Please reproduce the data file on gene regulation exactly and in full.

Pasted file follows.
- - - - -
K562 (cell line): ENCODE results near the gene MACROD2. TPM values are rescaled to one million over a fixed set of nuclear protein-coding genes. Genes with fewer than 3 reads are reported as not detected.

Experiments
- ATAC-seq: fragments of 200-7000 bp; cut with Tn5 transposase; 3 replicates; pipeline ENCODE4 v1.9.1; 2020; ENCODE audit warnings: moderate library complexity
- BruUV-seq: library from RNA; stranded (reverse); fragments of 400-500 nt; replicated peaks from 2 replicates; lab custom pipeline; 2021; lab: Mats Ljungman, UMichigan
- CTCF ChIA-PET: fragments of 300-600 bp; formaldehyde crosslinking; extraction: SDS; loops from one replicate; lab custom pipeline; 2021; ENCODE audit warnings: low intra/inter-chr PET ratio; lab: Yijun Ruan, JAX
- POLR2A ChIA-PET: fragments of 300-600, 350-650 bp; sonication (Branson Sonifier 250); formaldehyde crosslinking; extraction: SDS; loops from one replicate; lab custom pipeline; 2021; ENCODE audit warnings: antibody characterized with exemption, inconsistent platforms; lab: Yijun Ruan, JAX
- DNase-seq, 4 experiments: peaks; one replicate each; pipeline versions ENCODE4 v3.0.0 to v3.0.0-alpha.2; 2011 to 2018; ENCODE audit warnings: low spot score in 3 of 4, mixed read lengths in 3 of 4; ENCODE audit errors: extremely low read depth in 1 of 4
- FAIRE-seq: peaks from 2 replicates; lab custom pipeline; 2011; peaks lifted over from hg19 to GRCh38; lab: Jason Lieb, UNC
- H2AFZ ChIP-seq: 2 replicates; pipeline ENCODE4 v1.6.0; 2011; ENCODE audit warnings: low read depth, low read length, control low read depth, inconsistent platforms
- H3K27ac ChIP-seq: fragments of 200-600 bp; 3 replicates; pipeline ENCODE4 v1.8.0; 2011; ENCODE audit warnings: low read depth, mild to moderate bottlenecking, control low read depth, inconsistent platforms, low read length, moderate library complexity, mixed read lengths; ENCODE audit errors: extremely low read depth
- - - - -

K562 (cell line): ENCODE results near the gene MACROD2. TPM values are rescaled to one million over a fixed set of nuclear protein-coding genes. Genes with fewer than 3 reads are reported as not detected.

Experiments
- ATAC-seq: fragments of 200-7000 bp; cut with Tn5 transposase; 3 replicates; pipeline ENCODE4 v1.9.1; 2020; ENCODE audit warnings: moderate library complexity
- BruUV-seq: library from RNA; stranded (reverse); fragments of 400-500 nt; replicated peaks from 2 replicates; lab custom pipeline; 2021; lab: Mats Ljungman, UMichigan
- CTCF ChIA-PET: fragments of 300-600 bp; formaldehyde crosslinking; extraction: SDS; loops from one replicate; lab custom pipeline; 2021; ENCODE audit warnings: low intra/inter-chr PET ratio; lab: Yijun Ruan, JAX
- POLR2A ChIA-PET: fragments of 300-600, 350-650 bp; sonication (Branson Sonifier 250); formaldehyde crosslinking; extraction: SDS; loops from one replicate; lab custom pipeline; 2021; ENCODE audit warnings: antibody characterized with exemption, inconsistent platforms; lab: Yijun Ruan, JAX
- DNase-seq, 4 experiments: peaks; one replicate each; pipeline versions ENCODE4 v3.0.0 to v3.0.0-alpha.2; 2011 to 2018; ENCODE audit warnings: low spot score in 3 of 4, mixed read lengths in 3 of 4; ENCODE audit errors: extremely low read depth in 1 of 4
- FAIRE-seq: peaks from 2 replicates; lab custom pipeline; 2011; peaks lifted over from hg19 to GRCh38; lab: Jason Lieb, UNC
- H2AFZ ChIP-seq: 2 replicates; pipeline ENCODE4 v1.6.0; 2011; ENCODE audit warnings: low read depth, low read length, control low read depth, inconsistent platforms
- H3K27ac ChIP-seq: fragments of 200-600 bp; 3 replicates; pipeline ENCODE4 v1.8.0; 2011; ENCODE audit warnings: low read depth, mild to moderate bottlenecking, control low read depth, inconsistent platforms, low read length, moderate library complexity, mixed read lengths; ENCODE audit errors: extremely low read depth